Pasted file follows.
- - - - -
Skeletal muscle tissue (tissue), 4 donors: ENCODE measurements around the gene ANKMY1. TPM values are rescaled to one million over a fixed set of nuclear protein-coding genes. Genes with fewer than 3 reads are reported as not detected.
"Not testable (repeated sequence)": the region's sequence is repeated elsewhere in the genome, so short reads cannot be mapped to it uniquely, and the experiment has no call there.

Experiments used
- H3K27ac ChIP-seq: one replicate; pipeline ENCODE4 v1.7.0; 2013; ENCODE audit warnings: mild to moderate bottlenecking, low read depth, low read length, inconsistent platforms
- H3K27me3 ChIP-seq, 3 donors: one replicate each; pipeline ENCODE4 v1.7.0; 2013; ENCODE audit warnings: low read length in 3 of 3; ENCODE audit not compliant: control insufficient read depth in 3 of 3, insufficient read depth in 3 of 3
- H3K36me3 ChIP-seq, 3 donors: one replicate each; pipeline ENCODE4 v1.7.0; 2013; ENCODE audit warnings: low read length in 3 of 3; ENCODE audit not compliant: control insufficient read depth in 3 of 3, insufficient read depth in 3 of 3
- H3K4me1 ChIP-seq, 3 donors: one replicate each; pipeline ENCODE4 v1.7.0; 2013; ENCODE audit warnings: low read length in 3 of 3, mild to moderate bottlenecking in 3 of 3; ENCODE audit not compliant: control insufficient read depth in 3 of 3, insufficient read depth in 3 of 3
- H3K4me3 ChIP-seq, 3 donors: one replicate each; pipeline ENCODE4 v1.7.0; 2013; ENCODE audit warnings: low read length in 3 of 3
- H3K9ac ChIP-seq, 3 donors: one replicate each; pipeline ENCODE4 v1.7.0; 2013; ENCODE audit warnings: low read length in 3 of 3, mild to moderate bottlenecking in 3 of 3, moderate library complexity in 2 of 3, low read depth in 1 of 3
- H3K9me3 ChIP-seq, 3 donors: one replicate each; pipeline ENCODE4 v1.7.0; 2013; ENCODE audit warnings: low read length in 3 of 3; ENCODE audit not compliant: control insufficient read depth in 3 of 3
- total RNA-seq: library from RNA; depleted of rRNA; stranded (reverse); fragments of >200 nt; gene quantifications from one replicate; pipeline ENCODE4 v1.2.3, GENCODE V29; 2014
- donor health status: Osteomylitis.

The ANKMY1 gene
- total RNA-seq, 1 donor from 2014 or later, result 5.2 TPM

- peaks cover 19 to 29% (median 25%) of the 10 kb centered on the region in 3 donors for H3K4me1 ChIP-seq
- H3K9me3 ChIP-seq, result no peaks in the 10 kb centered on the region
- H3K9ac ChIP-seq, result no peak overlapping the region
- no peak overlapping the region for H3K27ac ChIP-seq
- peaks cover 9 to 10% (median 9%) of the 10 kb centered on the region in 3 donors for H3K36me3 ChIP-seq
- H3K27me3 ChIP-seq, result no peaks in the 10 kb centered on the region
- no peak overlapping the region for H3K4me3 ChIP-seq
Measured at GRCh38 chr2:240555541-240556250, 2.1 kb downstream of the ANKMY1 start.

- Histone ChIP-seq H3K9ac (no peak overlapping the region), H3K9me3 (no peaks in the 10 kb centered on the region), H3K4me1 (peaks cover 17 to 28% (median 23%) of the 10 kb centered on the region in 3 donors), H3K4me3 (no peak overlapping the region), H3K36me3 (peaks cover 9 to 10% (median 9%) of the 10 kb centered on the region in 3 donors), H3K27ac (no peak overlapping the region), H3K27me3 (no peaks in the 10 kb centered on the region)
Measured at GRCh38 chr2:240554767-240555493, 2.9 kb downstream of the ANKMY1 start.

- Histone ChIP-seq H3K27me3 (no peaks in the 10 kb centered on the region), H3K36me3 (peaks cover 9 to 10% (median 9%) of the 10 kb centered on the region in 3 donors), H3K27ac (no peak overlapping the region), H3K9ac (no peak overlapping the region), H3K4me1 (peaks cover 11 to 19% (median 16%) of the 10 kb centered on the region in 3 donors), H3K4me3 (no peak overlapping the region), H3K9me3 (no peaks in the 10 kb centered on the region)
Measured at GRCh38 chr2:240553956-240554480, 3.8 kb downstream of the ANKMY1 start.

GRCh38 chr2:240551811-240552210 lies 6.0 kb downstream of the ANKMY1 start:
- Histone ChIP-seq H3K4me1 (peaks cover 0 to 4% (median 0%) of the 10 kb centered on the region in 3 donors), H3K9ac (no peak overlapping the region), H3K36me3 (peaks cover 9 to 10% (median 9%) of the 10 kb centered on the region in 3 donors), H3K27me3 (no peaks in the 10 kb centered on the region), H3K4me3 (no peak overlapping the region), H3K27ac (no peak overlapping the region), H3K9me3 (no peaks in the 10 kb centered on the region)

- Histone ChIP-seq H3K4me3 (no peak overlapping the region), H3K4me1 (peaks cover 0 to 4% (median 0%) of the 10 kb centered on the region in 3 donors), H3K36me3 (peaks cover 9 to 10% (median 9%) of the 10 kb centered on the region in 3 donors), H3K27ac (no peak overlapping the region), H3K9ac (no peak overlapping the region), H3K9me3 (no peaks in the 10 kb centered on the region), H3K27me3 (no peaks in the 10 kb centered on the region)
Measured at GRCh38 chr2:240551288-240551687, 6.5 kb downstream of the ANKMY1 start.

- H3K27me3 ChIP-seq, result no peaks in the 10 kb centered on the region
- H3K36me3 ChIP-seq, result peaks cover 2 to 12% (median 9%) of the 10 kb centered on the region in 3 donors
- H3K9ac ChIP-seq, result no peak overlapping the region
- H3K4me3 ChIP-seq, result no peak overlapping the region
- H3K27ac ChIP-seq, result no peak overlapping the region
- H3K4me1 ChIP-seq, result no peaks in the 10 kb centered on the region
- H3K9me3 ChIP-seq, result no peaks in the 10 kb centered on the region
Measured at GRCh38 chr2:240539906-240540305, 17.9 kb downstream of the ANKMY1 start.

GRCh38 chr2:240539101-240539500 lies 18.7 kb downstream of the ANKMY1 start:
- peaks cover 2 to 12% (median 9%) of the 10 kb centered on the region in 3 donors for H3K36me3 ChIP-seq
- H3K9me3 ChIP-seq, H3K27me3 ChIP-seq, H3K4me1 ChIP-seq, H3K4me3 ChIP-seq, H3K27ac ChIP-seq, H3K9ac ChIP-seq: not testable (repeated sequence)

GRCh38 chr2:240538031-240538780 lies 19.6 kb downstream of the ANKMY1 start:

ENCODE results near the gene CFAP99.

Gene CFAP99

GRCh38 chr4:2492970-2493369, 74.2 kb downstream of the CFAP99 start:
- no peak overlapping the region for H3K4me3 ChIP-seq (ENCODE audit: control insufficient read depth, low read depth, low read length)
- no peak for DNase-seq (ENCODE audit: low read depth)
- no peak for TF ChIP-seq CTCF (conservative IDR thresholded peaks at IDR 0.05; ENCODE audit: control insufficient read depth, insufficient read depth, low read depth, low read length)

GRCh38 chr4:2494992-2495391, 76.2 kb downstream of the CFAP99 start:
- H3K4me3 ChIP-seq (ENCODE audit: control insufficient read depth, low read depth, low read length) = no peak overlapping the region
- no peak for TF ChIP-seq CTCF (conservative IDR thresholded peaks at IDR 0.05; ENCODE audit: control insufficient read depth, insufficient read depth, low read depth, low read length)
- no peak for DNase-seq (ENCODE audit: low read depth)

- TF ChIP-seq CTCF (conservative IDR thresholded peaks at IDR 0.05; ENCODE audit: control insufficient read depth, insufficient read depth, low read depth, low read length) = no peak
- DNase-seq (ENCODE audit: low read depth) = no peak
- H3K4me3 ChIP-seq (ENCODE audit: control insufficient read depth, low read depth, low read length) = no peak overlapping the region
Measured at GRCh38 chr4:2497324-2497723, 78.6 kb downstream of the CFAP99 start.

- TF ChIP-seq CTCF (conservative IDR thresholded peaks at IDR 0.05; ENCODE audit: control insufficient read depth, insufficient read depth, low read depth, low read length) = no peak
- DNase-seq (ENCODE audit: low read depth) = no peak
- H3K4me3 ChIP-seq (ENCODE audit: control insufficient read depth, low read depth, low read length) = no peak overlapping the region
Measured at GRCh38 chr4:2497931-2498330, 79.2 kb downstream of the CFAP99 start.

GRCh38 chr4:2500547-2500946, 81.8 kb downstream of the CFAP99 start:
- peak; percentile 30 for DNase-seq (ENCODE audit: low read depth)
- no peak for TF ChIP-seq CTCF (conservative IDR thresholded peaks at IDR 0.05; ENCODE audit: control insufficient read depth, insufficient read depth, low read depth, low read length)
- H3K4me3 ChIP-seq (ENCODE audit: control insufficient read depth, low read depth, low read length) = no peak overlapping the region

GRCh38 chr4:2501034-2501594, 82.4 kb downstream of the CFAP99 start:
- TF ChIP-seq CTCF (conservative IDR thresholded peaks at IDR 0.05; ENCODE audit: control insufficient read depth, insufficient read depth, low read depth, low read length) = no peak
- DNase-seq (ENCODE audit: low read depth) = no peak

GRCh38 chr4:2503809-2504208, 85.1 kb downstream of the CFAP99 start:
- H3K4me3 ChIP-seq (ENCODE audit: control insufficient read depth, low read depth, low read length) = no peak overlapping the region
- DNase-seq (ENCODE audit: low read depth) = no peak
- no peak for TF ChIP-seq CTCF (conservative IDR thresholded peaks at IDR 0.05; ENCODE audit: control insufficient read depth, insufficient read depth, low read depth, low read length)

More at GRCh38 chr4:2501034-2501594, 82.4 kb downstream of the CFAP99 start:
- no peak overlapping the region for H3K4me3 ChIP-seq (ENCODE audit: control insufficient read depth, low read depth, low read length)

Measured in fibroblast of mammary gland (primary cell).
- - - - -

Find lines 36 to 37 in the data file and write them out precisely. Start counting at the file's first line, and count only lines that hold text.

- H3K4me1 ChIP-seq, result no peaks in the 10 kb centered on the region
- H3K9me3 ChIP-seq, result no peaks in the 10 kb centered on the region